Sun Buer, Taoist Immortal Sister and Poet
I’ve been wanting to add to my historical women mystics series, and since I’m heading out on vacation in a few days (the visiting-family kind, not the lie-on-the-beach kind) now seems like the perfect week to do so. The goal of this series is to highlight both the women and the traditions, because I find them both interesting (and hopefully you do too!) And because all of our self-perceptions are to some extent based on history, I think it’s important to highlight women seekers and teachers, who of course in their own time rarely got much play.
I first learned about Sun Buer when reading Susan Cahill’s excellent Wise Women: Over Two Thousand Years of Spiritual Writing by Women and later Thomas Cleary’s Immortal Sisters: Secret Teachings of Taoist Women. Cleary says that her Taoist Priestess title means ‘Clear and Calm Free Human.’ Who wouldn’t want to be that? I later came across more of her poetry at A Personal Tao, and certain poems really struck me. One of my favorites is Gathering the Mind:
Before our body existed,
One energy was already there.
Like jade, more lustrous as it’s polished,
Like gold, brighter as it’s refined.
Sweep clear the ocean of birth and death,
Stay firm by the door of total mastery.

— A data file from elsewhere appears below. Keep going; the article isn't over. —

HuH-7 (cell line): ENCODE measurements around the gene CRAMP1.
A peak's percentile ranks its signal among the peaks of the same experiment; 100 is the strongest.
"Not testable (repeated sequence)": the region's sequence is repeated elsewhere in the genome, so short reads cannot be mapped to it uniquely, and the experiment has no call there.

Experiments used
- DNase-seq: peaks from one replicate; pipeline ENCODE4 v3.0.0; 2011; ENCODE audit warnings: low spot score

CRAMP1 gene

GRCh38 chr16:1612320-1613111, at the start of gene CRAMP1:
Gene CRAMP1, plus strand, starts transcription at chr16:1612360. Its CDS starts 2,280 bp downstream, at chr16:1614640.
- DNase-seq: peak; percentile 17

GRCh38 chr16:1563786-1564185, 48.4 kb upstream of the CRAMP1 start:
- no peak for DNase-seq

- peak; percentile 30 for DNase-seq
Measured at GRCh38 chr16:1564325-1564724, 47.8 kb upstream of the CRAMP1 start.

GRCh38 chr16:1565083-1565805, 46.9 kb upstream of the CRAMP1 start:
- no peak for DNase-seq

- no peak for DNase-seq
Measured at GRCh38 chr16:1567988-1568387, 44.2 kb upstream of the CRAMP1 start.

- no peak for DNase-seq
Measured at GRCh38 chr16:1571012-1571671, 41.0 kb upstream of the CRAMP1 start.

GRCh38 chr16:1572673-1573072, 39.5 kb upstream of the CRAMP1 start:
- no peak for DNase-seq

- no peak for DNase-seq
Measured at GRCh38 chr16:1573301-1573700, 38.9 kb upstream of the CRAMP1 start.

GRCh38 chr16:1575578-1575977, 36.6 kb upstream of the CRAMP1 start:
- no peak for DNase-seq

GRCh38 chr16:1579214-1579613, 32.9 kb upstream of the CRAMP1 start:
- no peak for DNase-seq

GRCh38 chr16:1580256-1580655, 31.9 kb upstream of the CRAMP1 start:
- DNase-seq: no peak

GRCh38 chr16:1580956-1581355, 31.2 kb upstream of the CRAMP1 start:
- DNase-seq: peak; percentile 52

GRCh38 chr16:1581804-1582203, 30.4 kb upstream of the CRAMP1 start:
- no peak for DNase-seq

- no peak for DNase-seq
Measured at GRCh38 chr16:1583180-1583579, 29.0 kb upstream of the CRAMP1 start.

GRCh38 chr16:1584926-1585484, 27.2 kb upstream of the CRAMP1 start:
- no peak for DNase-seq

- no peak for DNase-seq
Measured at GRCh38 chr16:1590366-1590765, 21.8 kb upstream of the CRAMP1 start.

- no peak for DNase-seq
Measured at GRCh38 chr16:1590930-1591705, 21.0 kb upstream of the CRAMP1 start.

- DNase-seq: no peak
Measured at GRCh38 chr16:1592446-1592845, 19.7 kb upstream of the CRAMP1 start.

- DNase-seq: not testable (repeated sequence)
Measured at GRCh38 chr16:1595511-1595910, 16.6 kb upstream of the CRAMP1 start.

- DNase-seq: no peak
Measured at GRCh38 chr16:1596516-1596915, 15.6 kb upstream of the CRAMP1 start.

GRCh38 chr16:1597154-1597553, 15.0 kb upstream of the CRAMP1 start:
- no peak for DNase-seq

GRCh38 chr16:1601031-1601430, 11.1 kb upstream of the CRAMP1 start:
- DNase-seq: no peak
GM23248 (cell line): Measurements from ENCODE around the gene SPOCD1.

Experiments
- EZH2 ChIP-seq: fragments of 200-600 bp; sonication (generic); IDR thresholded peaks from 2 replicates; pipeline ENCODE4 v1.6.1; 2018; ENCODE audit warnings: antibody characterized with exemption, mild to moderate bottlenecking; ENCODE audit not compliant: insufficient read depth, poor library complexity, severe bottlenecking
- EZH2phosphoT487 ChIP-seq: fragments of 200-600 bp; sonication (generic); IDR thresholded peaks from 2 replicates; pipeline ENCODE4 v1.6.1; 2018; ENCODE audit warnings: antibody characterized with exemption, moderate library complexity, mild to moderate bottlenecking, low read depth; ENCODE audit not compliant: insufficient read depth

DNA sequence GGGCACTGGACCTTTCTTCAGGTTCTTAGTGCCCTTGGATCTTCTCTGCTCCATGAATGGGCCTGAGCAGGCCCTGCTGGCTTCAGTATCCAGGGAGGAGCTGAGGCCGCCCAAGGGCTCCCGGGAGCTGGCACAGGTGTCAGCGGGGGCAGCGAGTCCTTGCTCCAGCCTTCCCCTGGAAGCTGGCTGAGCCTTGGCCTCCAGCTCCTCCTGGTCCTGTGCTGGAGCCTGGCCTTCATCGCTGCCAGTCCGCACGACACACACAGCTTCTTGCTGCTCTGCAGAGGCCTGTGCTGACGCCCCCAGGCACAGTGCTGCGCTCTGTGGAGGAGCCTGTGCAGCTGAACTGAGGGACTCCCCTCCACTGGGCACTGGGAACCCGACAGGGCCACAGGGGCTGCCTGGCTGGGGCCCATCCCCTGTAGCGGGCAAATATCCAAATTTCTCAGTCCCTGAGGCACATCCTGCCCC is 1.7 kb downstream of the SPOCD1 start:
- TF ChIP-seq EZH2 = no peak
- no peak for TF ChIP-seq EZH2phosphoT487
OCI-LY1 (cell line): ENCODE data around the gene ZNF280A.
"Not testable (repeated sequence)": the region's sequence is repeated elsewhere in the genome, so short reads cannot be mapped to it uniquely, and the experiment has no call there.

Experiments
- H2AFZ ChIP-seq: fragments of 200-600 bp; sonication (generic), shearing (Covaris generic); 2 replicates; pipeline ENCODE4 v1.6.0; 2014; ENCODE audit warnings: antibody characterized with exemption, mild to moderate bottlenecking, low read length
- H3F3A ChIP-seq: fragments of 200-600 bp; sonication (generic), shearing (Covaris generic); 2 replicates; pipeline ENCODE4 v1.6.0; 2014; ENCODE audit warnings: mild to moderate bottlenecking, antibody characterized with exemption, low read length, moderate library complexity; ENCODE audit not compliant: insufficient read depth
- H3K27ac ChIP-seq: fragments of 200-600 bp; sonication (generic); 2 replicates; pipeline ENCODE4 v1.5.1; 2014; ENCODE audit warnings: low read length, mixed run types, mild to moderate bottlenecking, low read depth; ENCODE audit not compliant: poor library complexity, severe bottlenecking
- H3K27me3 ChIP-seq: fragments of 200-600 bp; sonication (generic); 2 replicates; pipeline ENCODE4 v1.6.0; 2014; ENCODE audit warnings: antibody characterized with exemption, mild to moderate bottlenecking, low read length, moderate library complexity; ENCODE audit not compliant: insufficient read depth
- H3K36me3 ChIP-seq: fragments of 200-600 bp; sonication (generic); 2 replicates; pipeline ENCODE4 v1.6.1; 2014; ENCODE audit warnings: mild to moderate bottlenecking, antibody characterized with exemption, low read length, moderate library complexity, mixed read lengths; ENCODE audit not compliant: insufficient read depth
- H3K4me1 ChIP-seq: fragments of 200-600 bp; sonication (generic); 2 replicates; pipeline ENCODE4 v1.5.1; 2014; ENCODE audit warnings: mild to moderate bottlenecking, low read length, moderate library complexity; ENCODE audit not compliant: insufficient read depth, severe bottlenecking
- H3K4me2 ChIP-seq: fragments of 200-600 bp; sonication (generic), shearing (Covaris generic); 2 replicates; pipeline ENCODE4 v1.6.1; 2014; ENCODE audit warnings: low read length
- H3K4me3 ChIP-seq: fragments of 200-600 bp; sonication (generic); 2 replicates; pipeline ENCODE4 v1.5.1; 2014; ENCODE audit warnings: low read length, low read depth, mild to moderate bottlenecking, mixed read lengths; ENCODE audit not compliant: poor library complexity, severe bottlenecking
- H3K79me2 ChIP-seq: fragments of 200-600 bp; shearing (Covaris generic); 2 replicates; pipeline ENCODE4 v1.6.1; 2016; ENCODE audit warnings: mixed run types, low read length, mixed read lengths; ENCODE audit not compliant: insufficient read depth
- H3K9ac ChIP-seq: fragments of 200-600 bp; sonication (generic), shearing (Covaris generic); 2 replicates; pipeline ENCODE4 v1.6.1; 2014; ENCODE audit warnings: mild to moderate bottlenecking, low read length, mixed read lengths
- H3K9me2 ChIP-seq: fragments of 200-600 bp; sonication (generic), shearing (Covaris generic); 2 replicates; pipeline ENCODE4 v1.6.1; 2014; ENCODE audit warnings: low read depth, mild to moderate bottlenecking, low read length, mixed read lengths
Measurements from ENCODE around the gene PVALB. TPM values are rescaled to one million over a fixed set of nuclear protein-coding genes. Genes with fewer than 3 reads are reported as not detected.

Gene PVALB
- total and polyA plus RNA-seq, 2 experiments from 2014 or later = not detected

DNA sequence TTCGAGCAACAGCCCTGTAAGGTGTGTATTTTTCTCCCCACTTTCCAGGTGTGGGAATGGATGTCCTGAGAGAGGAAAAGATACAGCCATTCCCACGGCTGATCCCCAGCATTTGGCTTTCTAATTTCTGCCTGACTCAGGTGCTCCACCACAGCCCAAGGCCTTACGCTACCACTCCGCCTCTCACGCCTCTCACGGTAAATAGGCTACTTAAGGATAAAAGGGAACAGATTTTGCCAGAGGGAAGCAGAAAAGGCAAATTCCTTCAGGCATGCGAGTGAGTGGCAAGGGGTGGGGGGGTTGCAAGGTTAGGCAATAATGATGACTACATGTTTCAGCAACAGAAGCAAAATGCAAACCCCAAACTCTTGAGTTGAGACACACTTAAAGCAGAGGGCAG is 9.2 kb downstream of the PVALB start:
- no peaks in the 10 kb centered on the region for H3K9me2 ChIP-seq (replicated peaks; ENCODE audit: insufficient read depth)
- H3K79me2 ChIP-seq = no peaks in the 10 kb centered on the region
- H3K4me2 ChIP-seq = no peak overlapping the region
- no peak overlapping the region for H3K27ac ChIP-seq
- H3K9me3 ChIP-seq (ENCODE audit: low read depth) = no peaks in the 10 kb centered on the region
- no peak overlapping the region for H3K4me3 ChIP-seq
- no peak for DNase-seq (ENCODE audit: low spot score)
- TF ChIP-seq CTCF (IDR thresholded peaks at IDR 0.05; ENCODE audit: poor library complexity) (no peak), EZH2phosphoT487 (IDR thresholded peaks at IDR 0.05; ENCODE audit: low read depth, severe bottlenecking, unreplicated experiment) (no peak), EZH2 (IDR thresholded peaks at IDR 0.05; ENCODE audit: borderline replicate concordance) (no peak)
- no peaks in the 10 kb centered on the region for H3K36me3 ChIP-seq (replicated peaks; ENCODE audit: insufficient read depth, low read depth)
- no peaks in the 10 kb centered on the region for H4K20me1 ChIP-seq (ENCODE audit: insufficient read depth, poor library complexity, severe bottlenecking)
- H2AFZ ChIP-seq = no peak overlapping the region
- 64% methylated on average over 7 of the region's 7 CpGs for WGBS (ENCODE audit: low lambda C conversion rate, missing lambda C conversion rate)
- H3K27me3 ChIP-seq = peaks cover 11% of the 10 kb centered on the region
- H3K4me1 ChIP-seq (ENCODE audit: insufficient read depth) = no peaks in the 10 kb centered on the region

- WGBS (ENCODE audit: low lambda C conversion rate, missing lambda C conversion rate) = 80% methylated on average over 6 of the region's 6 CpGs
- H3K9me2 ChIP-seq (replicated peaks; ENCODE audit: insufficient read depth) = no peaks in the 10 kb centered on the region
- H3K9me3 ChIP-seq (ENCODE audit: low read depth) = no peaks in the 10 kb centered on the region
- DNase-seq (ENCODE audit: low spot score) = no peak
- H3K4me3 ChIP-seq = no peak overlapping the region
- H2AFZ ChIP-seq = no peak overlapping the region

A particle at the point of open awareness,
The gentle firing is warm.
This poem uses imagery from the Taoist ‘inner alchemy’ tradition, from which the ‘Taoist Immortals’ descend (I’ll get to this more in a bit.) First some biogragraphical info: Sun Buer was a 12th-century Chinese woman, born into wealth and reportedly very beautiful. She married and raised three children, and at some point along the line, her husband began to study with a famous Taoist master. Sun Buer was not all that interested, and by some accounts was quite annoyed and suspicious of her husband’s teacher.
But apparently the master saw something in her, as according to legend, one day he came to visit, and ended up locking himself in her bedroom, much to her chagrin (this part of the story is a little vague, so not quite sure why he was in her bedroom!!) She sent a messenger for her husband, and when he arrived he said it was impossible for the master to have been there, because he had just spent the afternoon with him, himself. Sun Buer was impressed enough with the master’s ability to create an energy ‘double’ (one sign of Taoist occult mastery) that she began to study with him.
According to legend, once Sun Buer committed to her teacher, there was no stopping her. Several stories from her life are particularly illuminating regarding the struggles of women spiritual seekers and of the past. For example, she wanted to go on a pilgrimage to receive teachings from an Immortal that lived several hundred miles away, but many warned her against it because of her beauty, fearing she would become the victim of assault because of it. Her response? To maul her face with hot oil. She did get to the go on the pilgrimage. (This reminded me of a consistent theme in the historical biographies of Tibetan Buddhist woman masters – they are often quite beautiful, which in Tibet is considered by many to be a sign of good karma. But in their biographies this inevitably leads to some great prince wanting to marry them, and their parents consenting against their will, which means that in order to fulfill their desire to pursue enlightenment they either have to run away, defy their parents, or marry and escape later.)